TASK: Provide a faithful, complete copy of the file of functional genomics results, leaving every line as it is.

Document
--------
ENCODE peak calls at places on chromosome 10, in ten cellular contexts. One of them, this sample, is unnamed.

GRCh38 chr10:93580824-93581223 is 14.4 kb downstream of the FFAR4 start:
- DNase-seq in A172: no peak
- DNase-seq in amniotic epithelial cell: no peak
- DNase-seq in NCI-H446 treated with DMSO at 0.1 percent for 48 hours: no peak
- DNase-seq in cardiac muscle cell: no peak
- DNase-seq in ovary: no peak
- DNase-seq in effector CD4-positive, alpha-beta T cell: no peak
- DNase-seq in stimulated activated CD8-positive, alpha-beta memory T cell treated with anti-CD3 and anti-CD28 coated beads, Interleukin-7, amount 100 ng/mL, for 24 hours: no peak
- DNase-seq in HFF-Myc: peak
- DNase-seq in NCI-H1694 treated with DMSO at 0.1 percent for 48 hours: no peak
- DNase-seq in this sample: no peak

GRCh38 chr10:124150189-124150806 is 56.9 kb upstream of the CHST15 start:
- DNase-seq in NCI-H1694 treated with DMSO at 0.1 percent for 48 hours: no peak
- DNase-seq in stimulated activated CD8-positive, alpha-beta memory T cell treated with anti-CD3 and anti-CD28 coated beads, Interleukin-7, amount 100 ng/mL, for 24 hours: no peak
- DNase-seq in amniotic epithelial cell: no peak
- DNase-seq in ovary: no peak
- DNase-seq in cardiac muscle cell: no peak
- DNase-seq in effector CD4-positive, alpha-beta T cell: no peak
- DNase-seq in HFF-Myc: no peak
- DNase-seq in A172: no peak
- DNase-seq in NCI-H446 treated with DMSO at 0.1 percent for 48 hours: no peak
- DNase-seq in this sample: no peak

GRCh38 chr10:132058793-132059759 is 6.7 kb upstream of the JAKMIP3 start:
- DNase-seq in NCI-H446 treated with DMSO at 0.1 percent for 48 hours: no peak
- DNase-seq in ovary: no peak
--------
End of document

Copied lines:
ENCODE peak calls at places on chromosome 10, in ten cellular contexts. One of them, this sample, is unnamed.

GRCh38 chr10:93580824-93581223 is 14.4 kb downstream of the FFAR4 start:
- DNase-seq in A172: no peak
- DNase-seq in amniotic epithelial cell: no peak
- DNase-seq in NCI-H446 treated with DMSO at 0.1 percent for 48 hours: no peak
- DNase-seq in cardiac muscle cell: no peak
- DNase-seq in ovary: no peak
- DNase-seq in effector CD4-positive, alpha-beta T cell: no peak
- DNase-seq in stimulated activated CD8-positive, alpha-beta memory T cell treated with anti-CD3 and anti-CD28 coated beads, Interleukin-7, amount 100 ng/mL, for 24 hours: no peak
- DNase-seq in HFF-Myc: peak
- DNase-seq in NCI-H1694 treated with DMSO at 0.1 percent for 48 hours: no peak
- DNase-seq in this sample: no peak

GRCh38 chr10:124150189-124150806 is 56.9 kb upstream of the CHST15 start:
- DNase-seq in NCI-H1694 treated with DMSO at 0.1 percent for 48 hours: no peak
- DNase-seq in stimulated activated CD8-positive, alpha-beta memory T cell treated with anti-CD3 and anti-CD28 coated beads, Interleukin-7, amount 100 ng/mL, for 24 hours: no peak
- DNase-seq in amniotic epithelial cell: no peak
- DNase-seq in ovary: no peak
- DNase-seq in cardiac muscle cell: no peak
- DNase-seq in effector CD4-positive, alpha-beta T cell: no peak
- DNase-seq in HFF-Myc: no peak
- DNase-seq in A172: no peak
- DNase-seq in NCI-H446 treated with DMSO at 0.1 percent for 48 hours: no peak
- DNase-seq in this sample: no peak

GRCh38 chr10:132058793-132059759 is 6.7 kb upstream of the JAKMIP3 start:
- DNase-seq in NCI-H446 treated with DMSO at 0.1 percent for 48 hours: no peak
- DNase-seq in ovary: no peak